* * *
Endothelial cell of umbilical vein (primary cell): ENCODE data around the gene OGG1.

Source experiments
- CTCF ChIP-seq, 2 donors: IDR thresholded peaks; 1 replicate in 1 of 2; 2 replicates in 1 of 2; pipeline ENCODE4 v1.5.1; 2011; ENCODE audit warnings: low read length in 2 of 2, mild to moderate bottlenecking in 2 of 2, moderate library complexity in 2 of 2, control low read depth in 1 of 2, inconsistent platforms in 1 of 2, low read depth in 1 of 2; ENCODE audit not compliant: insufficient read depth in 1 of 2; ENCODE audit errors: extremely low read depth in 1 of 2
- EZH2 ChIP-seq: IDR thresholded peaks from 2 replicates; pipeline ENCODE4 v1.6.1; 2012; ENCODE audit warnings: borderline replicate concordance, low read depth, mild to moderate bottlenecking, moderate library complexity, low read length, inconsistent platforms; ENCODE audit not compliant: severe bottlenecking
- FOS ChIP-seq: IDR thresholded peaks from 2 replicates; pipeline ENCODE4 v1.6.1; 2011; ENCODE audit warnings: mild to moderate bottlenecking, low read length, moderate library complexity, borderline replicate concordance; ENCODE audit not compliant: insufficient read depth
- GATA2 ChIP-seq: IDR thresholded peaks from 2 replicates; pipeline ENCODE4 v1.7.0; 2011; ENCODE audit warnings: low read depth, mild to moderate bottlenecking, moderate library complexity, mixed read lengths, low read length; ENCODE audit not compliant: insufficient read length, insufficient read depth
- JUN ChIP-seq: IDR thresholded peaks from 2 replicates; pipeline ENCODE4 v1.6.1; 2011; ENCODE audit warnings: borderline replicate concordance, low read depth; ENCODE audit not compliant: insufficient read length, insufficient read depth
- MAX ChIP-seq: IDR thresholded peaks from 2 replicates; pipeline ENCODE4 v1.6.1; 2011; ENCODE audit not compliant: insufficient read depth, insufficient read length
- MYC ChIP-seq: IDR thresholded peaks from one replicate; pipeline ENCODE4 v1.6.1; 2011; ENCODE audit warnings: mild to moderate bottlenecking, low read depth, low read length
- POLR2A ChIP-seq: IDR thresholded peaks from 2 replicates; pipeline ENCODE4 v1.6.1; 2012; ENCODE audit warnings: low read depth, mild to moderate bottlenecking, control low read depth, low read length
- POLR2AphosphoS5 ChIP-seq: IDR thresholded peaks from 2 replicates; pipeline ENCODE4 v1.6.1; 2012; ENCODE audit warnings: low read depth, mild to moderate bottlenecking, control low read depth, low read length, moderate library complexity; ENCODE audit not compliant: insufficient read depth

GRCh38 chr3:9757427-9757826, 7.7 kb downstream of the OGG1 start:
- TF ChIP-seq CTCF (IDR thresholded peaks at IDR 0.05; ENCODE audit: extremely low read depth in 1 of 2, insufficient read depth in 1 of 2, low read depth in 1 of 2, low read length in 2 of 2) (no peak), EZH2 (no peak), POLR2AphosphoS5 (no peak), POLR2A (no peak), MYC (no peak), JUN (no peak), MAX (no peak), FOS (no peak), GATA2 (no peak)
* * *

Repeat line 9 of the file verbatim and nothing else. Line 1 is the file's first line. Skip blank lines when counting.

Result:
- MYC ChIP-seq: IDR thresholded peaks from one replicate; pipeline ENCODE4 v1.6.1; 2011; ENCODE audit warnings: mild to moderate bottlenecking, low read depth, low read length